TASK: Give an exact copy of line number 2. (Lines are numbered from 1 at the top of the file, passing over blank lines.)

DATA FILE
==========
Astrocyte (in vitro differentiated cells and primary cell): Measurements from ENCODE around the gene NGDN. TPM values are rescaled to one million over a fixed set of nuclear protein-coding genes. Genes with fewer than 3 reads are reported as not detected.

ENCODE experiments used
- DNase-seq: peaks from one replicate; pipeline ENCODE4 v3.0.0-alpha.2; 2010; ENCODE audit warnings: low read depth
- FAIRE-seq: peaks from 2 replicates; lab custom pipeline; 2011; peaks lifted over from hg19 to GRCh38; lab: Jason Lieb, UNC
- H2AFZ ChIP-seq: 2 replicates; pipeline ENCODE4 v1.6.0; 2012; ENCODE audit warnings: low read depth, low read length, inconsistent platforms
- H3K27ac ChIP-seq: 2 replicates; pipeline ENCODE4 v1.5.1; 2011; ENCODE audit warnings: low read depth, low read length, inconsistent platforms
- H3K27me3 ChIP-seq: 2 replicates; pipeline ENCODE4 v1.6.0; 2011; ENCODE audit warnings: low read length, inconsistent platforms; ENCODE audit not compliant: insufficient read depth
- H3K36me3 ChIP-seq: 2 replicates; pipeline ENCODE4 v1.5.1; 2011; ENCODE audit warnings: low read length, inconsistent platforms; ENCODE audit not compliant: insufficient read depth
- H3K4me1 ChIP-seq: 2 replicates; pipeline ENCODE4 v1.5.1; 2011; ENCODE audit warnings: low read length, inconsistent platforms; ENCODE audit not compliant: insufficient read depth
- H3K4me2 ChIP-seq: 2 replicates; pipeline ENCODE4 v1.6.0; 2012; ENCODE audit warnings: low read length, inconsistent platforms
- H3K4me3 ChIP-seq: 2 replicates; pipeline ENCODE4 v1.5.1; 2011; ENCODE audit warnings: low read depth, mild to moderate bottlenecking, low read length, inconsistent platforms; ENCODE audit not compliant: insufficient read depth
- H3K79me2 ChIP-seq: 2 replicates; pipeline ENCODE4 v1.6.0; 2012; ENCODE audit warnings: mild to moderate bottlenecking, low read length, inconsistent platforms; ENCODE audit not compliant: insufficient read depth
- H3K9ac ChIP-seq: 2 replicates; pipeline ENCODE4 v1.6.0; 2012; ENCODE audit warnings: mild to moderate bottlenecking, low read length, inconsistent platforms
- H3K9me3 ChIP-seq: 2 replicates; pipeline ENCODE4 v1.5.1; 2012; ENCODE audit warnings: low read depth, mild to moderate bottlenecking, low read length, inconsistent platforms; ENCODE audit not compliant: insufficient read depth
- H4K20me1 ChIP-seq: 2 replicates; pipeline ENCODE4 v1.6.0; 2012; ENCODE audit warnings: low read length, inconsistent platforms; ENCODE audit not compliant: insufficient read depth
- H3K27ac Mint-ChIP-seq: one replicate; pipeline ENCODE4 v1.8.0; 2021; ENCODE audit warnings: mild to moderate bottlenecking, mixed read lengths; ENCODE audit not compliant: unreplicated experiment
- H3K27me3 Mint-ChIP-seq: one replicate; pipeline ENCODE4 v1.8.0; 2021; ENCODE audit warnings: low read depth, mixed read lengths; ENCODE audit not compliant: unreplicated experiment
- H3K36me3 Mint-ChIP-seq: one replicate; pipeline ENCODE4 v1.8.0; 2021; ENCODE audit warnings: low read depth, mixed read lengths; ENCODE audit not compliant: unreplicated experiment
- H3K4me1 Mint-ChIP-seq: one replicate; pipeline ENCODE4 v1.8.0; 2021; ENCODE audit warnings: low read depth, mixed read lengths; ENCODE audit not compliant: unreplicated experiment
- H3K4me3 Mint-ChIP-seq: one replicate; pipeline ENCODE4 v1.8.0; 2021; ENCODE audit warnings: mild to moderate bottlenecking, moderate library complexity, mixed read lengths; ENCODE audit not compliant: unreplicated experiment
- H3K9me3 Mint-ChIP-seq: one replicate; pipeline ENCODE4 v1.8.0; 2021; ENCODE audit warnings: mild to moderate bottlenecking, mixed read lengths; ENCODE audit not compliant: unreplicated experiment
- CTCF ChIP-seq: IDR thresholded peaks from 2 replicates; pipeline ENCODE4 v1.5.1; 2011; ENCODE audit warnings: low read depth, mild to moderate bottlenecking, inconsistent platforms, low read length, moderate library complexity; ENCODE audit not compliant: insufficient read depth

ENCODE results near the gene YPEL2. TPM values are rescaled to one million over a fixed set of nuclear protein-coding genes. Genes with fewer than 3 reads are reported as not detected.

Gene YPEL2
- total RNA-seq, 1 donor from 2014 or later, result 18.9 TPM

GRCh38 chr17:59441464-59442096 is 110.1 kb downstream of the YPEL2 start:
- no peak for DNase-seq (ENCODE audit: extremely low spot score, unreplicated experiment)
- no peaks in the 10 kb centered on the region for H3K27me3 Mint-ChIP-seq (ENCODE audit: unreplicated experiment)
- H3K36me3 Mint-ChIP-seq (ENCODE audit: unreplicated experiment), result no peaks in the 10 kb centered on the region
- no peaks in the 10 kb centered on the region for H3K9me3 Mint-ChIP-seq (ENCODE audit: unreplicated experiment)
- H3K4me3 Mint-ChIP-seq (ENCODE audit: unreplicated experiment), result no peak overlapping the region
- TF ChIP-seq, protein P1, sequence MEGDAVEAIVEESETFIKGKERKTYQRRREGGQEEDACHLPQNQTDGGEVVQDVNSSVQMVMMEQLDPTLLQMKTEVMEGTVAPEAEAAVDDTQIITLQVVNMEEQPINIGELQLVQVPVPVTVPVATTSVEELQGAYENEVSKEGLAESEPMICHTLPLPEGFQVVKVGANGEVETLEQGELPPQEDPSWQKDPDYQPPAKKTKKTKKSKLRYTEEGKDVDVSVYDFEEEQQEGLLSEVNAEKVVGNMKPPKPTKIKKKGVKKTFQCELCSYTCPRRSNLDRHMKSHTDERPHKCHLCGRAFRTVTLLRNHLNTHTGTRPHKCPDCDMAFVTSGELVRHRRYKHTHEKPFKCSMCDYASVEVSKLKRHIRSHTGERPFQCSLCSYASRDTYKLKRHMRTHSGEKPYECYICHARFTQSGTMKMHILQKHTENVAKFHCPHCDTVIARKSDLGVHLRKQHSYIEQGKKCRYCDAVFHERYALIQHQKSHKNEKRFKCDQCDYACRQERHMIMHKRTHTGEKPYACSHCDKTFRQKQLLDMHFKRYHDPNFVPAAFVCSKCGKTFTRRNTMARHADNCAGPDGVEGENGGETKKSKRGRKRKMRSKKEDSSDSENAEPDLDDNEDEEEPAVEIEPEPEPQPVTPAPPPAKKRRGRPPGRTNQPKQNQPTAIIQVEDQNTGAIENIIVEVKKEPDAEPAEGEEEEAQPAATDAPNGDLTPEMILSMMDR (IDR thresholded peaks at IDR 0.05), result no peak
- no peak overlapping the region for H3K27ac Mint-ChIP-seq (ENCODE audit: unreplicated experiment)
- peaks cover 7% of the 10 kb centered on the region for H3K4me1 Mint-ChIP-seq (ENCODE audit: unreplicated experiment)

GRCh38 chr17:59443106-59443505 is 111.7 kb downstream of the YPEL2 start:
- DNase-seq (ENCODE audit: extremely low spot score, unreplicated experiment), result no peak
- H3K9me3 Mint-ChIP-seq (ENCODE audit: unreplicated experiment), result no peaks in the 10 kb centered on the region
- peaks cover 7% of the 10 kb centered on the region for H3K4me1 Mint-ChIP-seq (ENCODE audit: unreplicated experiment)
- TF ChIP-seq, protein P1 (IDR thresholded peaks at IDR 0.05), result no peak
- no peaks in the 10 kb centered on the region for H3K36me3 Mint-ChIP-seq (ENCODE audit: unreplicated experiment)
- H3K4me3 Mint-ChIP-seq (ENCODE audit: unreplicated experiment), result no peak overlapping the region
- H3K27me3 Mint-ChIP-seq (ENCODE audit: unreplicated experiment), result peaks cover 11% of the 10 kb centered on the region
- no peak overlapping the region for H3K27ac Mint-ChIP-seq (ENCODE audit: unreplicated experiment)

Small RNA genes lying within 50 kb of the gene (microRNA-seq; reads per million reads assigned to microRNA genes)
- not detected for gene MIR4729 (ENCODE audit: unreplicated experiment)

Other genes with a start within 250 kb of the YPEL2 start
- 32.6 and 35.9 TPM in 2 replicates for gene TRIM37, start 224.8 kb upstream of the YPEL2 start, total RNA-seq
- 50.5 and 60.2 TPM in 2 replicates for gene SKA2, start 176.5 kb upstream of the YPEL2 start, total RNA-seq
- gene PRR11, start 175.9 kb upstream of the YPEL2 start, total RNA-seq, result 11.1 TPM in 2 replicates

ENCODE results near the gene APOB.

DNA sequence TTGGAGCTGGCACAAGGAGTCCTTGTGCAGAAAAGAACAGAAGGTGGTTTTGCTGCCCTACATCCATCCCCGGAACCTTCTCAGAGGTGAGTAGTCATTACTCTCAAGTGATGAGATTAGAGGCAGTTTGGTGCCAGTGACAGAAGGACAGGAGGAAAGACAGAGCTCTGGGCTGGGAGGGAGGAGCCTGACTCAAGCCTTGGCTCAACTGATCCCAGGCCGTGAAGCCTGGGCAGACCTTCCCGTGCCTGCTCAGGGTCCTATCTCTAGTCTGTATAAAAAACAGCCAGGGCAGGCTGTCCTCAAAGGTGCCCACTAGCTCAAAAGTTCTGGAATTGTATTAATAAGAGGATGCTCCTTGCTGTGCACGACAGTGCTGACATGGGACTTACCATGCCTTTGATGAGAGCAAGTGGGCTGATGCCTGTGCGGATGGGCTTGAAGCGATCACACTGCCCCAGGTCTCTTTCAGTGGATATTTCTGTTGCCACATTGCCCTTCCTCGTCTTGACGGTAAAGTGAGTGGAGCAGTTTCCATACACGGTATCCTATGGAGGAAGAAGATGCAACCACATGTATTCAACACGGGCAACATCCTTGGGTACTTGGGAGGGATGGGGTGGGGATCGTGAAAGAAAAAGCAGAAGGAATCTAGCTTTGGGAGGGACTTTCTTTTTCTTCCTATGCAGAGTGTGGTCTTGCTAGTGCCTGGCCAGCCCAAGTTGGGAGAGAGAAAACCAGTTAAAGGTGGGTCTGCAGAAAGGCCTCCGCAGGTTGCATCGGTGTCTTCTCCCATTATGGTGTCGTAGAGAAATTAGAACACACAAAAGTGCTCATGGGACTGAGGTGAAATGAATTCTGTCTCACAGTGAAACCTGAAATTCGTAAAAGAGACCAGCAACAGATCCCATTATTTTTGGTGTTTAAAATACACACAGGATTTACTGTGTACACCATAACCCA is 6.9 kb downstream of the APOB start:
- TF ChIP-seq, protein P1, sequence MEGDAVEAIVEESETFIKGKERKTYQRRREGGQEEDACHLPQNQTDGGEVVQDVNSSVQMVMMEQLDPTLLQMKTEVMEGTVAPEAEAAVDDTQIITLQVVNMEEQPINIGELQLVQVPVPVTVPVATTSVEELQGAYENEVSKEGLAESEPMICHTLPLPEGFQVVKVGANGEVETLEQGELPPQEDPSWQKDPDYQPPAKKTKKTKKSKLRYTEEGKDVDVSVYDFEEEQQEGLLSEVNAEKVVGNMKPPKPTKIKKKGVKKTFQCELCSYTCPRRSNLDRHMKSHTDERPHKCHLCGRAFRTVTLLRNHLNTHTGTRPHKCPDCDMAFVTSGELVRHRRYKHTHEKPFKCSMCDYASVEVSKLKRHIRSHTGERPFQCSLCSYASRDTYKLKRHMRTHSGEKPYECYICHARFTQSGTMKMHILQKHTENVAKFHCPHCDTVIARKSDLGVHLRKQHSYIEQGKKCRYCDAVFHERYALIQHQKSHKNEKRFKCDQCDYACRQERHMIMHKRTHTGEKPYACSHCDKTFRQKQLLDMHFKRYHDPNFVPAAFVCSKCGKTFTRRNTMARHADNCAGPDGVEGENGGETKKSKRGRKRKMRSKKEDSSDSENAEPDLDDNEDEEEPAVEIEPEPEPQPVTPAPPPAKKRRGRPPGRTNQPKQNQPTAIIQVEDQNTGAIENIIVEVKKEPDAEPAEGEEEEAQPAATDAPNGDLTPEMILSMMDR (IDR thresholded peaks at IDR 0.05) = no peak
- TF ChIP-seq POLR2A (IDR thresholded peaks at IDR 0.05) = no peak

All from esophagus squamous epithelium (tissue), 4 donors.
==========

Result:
ENCODE experiments used